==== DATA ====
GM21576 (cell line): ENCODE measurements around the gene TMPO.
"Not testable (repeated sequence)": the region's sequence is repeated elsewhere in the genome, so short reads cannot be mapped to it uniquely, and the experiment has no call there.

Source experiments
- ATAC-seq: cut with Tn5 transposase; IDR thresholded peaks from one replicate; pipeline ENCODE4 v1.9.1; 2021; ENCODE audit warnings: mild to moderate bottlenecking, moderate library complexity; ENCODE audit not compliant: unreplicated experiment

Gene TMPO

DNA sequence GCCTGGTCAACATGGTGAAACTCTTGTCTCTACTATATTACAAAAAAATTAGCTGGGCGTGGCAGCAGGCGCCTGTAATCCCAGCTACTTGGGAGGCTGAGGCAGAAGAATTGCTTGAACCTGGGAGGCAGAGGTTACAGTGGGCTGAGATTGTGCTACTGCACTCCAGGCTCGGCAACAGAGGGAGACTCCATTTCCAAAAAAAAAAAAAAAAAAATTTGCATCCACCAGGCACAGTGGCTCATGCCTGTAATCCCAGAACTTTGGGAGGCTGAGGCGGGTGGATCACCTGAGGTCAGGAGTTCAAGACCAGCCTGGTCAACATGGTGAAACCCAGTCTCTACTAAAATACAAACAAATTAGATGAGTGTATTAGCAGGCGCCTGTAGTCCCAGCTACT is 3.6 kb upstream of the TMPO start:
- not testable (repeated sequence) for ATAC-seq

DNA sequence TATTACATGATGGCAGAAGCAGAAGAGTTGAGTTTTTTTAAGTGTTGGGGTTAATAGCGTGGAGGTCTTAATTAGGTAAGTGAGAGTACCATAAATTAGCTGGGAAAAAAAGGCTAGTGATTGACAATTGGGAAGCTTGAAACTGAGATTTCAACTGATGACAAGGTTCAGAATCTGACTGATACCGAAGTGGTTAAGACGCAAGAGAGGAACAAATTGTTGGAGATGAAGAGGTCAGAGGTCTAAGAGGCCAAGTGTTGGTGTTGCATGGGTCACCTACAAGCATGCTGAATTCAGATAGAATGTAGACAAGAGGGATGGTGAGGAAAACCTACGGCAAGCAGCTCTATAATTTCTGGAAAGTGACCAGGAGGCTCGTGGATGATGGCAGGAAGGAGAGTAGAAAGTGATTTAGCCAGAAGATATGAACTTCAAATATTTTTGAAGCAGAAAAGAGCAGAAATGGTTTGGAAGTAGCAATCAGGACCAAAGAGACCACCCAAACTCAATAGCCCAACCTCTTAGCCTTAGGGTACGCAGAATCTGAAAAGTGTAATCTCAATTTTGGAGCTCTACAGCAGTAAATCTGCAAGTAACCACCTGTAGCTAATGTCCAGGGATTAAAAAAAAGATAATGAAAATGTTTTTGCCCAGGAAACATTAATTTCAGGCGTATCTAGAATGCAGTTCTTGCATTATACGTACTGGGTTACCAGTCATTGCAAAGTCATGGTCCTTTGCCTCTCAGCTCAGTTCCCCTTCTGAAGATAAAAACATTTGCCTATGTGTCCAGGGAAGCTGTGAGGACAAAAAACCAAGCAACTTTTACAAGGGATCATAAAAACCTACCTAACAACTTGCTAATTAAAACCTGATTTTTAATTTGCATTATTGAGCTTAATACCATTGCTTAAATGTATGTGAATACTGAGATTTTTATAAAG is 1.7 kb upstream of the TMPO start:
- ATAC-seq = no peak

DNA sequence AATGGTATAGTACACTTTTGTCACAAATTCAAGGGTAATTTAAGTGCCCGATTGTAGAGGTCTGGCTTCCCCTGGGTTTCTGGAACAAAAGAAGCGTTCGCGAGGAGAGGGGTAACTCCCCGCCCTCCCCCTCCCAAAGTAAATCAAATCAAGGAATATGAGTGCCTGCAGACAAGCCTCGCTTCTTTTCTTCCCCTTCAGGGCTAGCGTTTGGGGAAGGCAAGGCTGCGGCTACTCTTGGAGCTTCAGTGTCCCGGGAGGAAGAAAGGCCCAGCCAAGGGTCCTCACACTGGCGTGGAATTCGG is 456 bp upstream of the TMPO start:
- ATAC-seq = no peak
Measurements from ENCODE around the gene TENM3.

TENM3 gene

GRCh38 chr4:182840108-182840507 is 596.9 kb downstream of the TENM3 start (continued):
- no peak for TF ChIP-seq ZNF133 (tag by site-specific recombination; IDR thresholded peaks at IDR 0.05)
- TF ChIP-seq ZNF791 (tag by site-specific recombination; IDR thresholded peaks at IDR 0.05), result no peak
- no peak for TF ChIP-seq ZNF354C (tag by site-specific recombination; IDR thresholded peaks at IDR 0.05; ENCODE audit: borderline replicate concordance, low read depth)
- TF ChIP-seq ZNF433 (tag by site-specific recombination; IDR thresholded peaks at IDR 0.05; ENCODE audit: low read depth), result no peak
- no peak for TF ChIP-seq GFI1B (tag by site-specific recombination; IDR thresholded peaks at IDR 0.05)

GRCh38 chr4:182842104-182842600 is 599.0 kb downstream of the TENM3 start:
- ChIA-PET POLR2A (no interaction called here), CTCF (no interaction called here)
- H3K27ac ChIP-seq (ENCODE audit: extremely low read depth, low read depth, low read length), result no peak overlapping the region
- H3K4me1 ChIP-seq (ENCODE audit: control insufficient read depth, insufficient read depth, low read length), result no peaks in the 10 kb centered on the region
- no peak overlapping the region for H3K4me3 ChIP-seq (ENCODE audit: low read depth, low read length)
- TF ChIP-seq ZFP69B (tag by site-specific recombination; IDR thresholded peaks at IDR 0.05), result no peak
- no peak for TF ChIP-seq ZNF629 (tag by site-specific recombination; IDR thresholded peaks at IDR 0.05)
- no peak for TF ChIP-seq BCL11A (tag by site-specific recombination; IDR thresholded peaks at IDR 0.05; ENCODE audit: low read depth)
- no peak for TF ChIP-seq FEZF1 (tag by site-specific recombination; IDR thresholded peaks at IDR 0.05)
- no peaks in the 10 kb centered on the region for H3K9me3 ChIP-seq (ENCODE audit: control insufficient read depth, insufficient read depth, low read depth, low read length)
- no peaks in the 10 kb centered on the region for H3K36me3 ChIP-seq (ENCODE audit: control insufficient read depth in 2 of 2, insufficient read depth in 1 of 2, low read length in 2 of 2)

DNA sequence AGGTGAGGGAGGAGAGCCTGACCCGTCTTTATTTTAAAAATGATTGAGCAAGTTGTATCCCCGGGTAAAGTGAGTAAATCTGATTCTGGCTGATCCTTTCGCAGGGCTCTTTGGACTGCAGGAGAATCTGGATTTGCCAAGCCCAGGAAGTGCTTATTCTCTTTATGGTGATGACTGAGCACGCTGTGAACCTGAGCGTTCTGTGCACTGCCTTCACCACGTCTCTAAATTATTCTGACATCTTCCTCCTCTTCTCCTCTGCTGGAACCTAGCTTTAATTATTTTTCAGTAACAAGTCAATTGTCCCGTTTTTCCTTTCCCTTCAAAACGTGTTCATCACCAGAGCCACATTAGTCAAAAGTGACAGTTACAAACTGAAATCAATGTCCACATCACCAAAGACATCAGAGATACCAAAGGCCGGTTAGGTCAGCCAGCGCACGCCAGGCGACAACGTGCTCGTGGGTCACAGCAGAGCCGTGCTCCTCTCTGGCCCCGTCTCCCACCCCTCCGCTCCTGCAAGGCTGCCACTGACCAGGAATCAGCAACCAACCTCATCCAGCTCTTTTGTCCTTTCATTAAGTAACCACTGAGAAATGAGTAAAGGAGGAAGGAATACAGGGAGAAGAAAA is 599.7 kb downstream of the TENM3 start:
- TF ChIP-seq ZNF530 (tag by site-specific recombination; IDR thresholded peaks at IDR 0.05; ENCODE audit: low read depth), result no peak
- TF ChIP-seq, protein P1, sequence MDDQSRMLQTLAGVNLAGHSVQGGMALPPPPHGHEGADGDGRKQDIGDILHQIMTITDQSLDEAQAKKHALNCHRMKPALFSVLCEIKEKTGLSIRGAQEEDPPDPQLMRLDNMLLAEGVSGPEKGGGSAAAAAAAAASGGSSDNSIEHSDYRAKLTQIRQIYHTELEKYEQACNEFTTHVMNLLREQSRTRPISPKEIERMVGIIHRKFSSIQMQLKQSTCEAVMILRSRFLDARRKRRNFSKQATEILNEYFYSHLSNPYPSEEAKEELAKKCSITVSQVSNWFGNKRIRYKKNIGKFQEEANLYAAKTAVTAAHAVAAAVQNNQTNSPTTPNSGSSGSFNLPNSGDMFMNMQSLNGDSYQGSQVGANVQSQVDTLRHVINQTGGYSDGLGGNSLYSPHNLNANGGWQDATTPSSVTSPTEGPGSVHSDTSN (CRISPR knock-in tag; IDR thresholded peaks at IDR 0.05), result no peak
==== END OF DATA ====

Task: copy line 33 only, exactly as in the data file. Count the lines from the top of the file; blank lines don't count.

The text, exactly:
- TF ChIP-seq, protein P1, sequence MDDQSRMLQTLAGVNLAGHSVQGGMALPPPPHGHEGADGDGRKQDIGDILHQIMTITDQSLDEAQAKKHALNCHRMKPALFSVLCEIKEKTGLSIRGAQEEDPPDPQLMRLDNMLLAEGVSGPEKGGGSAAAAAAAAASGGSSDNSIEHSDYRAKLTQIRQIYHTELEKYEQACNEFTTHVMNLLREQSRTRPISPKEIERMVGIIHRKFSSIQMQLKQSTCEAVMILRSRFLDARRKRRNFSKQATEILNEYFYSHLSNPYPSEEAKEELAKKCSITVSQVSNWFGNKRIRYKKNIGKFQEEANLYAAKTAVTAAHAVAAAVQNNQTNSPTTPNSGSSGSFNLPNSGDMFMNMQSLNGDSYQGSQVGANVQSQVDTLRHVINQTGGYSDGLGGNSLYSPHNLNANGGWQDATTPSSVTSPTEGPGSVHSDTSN (CRISPR knock-in tag; IDR thresholded peaks at IDR 0.05), result no peak